A Renaissance Project: Reclaiming Memory, Movement, and Migration

Join the 2015-2016 Allbritton Center Collaborative Cluster Initiative, a unique offering of Wesleyan’s Allbritton Center for the Study of Public Life:

allbrittoncenterThe Allbritton Collaborative Cluster Initiative ties together several courses through a common research theme and a culminating project. Courses and the seminar are supplemented by special events, meals together, outside speakers, and team-building exercises.

This Collaborative Cluster of courses and performative research will include course work in music, dance and African American Studies centered on the notion of renaissance in African American culture. Acts of “renaissance” are efforts of revival and of renewal that often suggest hopeful restorations and vibrant re-creations. Yet, even as these processes of revival and renewal suggest a visible flowering, they simultaneously call attention to matters of decline and undoing. Our collaborative project is rooted in a multi-faceted conception of renaissance, and explores states of past and present, of vitality and decay, and of presence and absence.

This project takes on those questions of the multiplicity of African American performance practices, the vital weaving of tradition and experimentation, and the ways in which dancing bodies serve as moving histories by engaging with the traditions of black musical theater. However, rather than seeking to recreate the traditional tripartite relationship between text, music, and dance this projects aims to create new forms of expression developed collaboratively with writers, musicians and dancers.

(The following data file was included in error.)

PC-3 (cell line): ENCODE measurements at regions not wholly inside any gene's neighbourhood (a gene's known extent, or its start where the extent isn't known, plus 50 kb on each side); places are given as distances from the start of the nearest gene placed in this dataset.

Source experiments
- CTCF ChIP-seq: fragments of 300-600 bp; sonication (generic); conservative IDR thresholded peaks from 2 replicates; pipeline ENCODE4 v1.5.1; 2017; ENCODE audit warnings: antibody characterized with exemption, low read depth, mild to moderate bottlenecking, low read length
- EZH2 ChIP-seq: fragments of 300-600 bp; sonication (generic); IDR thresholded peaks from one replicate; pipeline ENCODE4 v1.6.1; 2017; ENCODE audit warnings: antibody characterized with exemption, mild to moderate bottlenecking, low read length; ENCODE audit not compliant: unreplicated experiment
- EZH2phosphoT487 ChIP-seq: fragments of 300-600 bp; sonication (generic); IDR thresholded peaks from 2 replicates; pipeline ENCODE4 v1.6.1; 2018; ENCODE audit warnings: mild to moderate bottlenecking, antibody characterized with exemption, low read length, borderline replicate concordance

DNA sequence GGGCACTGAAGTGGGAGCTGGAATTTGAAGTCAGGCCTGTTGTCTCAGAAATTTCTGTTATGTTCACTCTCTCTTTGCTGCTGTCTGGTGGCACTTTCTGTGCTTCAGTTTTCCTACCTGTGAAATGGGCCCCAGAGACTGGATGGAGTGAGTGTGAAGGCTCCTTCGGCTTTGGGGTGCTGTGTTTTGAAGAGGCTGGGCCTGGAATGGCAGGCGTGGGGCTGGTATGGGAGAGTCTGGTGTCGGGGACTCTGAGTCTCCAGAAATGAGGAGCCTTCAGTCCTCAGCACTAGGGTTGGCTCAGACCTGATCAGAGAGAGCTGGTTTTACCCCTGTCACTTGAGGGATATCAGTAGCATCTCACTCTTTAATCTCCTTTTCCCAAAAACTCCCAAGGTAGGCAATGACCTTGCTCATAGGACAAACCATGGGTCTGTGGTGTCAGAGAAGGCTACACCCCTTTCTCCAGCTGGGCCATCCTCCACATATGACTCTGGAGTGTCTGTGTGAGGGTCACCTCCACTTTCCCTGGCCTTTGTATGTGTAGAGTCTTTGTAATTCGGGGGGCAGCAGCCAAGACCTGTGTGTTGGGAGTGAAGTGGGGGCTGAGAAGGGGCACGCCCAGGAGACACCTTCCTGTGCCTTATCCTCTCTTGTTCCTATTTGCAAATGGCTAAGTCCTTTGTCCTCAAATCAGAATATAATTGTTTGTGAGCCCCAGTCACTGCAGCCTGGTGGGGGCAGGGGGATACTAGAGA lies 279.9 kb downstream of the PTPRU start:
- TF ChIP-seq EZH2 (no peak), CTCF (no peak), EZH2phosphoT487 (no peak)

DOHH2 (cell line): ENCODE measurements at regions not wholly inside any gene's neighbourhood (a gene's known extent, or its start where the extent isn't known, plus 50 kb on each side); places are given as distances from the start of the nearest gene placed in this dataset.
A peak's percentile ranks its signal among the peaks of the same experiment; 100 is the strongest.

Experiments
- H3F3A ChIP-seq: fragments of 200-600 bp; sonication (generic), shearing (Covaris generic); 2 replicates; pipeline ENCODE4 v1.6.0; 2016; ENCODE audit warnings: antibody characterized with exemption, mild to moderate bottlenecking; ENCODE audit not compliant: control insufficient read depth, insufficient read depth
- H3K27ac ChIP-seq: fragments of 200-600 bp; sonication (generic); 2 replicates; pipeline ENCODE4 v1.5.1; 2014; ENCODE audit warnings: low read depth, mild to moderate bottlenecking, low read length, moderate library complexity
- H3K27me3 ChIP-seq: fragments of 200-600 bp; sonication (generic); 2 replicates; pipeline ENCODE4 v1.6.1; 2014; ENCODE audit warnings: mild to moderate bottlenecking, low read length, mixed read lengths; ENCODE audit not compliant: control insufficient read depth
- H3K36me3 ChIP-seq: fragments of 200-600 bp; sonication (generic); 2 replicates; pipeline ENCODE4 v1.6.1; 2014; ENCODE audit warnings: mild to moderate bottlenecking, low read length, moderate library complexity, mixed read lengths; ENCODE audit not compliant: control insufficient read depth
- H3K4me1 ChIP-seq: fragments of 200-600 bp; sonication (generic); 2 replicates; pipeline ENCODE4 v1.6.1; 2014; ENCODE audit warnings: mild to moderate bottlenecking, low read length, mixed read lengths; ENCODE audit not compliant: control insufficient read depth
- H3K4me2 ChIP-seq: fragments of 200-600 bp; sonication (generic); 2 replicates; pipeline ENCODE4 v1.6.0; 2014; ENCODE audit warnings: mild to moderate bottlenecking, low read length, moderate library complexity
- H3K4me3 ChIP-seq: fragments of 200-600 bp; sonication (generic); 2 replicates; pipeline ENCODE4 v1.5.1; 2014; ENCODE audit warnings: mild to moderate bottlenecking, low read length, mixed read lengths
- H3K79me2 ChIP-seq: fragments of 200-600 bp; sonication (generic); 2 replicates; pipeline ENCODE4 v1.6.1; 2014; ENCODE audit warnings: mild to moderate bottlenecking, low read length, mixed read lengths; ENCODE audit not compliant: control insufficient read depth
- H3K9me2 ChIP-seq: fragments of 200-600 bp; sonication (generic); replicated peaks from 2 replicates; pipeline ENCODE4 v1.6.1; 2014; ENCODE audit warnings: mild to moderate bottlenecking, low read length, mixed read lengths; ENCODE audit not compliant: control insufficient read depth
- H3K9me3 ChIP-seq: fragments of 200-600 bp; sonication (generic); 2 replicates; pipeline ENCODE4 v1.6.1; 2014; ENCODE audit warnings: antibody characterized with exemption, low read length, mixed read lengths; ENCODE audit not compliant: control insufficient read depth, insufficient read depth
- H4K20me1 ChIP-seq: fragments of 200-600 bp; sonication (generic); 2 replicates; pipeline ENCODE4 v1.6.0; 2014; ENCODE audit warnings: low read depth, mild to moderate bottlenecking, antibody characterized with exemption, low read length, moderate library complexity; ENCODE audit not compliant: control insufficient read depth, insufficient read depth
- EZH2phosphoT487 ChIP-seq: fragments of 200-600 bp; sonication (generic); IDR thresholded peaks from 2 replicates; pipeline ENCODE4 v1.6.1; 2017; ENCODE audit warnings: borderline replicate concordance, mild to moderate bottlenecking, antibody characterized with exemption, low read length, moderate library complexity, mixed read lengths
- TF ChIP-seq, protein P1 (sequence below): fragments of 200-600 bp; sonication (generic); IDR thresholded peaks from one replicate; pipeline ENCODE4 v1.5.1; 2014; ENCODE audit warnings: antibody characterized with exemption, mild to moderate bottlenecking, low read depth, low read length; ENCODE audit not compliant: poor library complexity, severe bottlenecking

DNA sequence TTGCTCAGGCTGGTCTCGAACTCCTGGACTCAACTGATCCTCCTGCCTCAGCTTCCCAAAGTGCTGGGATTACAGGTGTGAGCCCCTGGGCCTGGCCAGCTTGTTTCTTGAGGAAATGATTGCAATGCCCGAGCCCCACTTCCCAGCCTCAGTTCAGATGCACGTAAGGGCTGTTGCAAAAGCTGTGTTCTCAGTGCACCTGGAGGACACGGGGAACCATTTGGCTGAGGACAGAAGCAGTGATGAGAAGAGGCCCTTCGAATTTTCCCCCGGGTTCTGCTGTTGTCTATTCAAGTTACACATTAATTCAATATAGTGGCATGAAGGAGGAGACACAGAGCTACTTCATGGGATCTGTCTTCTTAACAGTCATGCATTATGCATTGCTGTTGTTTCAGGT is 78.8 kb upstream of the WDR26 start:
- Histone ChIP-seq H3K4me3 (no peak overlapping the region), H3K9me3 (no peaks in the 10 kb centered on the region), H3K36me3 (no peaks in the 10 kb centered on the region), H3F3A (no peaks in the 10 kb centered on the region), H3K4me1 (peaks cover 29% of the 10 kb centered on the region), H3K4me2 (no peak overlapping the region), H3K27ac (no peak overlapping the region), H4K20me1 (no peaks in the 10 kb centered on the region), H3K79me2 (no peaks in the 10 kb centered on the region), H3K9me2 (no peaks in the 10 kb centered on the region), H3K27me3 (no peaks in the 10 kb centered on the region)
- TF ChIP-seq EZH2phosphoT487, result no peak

This work will draw inspiration from the musically significant African American communities of Pittsburgh, Pennsylvania, notably Homewood, The Hill District, and Garfield; as well as the better-known New York neighborhood of Harlem.

The culmination of this year-long exploration will be an evening-length performance at Wesleyan University’s Center for the Arts in the Spring of 2016.  In addition, students engaged in the project will develop independent written and performative research around the work done in the courses and the performance.

To join the Cluster Initiative:
1. Sign up for the year-long Collaborative Cluster Initiative Research Seminar (CSPL 320). This requires Permission of Instructor from Professor Lois Brown or Professor Nicole Stanton.  Each semester earns a .5 credit.
2. Sign up for section 02 (also POI) of one or more of the following classes:

Fall 2015
AFAM 249-02/MUS 249-02: Sacred and Secular African American Musics (Jay Hoggard)
DAN 377-02: Perspective on Dance as Culture: Dancing the African Diaspora (Nicole Stanton)

Spring 216
Storied Places: Revival, Renewal, and African American Landscapes (Lois Brown);
An interdisciplinary visual and performance art course taught by Visiting Artist and Scholar, L’Merchie Frazier

For further information, contact Rob Rosenthal (rrosenthal@wesleyan.edu), director of the Allbritton Center for the Study of Public Life.